What can Ohio do to fight PTSD?
If you are interested in the world of public health, you may have heard the growing conversation around adverse childhood experiences (ACEs)—traumatic events in childhood that have health and economic impacts that ripple into adulthood.
According to the Health Policy Institute of Ohio nearly two-thirds of Ohio adults reported exposure to ACEs in 2015. This included over half the population reporting emotional abuse, 41% reporting substance abuse in their household as a child, and over a third reporting experiencing divorce.
Ideally, we can work to prevent adverse childhood experiences from happening. But even going as far as to half these numbers would still leave millions of Ohioans dealing with the traumatic effects of abuse and other problems stemming from childhood.
On top of the human cost to these individuals, this means higher costs for health care to treat health problems stemming from this trauma and lower labor market earnings due to the effects of trauma on productivity. Trauma is bad for well-being, health, and the economy.
Luckily, we have a tool for ameliorating the impacts of trauma for people experiencing it that has decades of experimental validation: cognitive behavioral therapy (CBT). CBT is a form of psychological treatment that attempts to change thinking patterns through strategies like facing fears, roleplaying to prepare for difficult interactions, and learning to calm the mind and relax the body.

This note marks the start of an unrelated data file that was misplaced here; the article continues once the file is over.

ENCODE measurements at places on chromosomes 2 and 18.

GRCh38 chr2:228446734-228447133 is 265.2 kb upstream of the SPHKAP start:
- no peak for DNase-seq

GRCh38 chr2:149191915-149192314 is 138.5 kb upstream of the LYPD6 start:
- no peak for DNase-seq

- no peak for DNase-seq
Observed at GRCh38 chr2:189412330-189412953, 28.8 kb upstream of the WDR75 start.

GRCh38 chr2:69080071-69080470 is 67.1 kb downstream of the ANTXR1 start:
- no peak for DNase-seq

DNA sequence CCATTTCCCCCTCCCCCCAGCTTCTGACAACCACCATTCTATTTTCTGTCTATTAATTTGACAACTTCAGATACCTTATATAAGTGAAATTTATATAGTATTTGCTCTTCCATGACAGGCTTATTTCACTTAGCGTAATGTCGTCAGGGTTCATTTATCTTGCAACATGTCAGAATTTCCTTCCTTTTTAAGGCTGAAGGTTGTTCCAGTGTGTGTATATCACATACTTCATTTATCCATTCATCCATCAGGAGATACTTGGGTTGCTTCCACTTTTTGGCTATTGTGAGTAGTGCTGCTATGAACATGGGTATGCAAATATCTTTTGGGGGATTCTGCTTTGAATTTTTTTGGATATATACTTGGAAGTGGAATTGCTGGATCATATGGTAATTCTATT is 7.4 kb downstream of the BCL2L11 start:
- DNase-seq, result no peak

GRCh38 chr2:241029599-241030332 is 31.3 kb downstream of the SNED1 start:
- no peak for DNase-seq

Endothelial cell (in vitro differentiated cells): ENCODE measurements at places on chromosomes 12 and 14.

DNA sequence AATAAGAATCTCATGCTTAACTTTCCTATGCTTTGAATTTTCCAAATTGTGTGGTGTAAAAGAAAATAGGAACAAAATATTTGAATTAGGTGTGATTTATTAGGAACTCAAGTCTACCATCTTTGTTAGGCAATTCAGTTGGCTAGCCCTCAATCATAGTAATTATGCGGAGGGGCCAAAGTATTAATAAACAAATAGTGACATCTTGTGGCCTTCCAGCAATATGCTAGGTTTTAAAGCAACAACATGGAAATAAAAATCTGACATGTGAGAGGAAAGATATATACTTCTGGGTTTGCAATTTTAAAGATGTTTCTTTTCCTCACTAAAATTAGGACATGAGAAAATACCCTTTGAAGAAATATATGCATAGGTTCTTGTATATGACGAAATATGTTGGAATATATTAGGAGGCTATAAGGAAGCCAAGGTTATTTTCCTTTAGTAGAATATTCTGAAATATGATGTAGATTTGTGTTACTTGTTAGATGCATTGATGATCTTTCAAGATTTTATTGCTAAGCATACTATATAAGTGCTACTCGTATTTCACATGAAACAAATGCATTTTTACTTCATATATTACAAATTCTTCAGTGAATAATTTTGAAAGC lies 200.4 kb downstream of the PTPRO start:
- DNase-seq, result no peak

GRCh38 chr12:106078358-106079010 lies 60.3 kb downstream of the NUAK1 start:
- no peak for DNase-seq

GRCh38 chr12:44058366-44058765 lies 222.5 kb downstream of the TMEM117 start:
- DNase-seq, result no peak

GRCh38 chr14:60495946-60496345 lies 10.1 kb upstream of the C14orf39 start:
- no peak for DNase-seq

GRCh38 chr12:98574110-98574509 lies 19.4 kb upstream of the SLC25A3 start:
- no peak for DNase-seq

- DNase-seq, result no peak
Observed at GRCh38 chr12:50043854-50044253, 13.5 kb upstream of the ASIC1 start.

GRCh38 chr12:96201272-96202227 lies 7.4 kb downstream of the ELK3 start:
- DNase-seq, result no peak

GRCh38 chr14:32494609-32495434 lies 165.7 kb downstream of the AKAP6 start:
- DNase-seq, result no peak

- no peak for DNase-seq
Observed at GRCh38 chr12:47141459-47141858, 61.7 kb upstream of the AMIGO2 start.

Cognitive behavioral therapy is not only thoroughly supported by experimental research, it also has been found to have large economic benefits.
The Washington Institute for Public Policy (WSIPP) estimates that for every dollar spent on cognitive behavioral therapy for adults experiencing post-traumatic stress disorder, $89 are generated in public benefit in the form of higher labor market earnings, lower health care costs, and reduced chance of death associated with depression. $49 of those $89 are recouped by taxpayers, mainly through new taxes generated from higher labor market earnings.
So what can we do to encourage the use of CBT by people who need it? Some good examples of what states can do come from Richard Reeves of the Brookings Institution.
One suggestion by Reeves is to increase mental health screenings to help identify individual need for cognitive behavioral therapy. This is a recommendation from the U.S. Preventative Services Task Force and has been shown to be effective at improving take-up of treatment. Reeves suggests universal screenings in schools, colleges, and clinical settings.
Another suggestion from Reeves is to make CBT free for patients. WSIPP estimates that a dollar invested in CBT leads to $49 in savings for taxpayers and $89 in total social benefits, making the economic case for covering CBT for patients strong. Reeves suggests CBT can be provided for free in public schools and college and for people serving in civilian or military services corps. He also suggests allowing for Medicare and Medicaid to cover CBT first, accommodating for teletherapy, and expanding community health centers.
A lot has been said about a growing mental health crisis, especially in industrial states like Ohio that have become the center of the conversation around deaths of despair. Encouraging use of one of the best tools we have to fight trauma would improve lives, health, and the state’s economy.
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